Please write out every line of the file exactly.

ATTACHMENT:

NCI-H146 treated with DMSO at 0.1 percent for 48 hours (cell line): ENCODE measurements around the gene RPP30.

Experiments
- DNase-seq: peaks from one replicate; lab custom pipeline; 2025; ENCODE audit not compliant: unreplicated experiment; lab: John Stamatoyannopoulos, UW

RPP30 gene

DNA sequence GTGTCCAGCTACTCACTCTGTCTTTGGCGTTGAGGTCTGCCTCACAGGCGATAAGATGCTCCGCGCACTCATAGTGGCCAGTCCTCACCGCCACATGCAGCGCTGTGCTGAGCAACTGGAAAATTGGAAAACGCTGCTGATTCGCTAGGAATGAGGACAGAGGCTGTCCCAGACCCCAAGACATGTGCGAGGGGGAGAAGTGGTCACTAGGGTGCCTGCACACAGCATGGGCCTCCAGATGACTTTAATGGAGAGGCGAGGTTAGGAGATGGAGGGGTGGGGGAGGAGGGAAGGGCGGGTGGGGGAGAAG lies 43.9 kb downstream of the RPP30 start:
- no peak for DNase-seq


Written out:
NCI-H146 treated with DMSO at 0.1 percent for 48 hours (cell line): ENCODE measurements around the gene RPP30.

Experiments
- DNase-seq: peaks from one replicate; lab custom pipeline; 2025; ENCODE audit not compliant: unreplicated experiment; lab: John Stamatoyannopoulos, UW

RPP30 gene

DNA sequence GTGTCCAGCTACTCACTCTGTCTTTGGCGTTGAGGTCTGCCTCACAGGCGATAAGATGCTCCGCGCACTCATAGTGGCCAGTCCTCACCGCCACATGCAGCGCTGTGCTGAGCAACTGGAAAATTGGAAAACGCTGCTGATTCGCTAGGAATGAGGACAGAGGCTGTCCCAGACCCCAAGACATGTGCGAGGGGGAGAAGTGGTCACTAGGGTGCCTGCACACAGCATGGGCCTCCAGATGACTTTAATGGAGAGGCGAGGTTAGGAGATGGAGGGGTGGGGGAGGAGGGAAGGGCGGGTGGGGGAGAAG lies 43.9 kb downstream of the RPP30 start:
- no peak for DNase-seq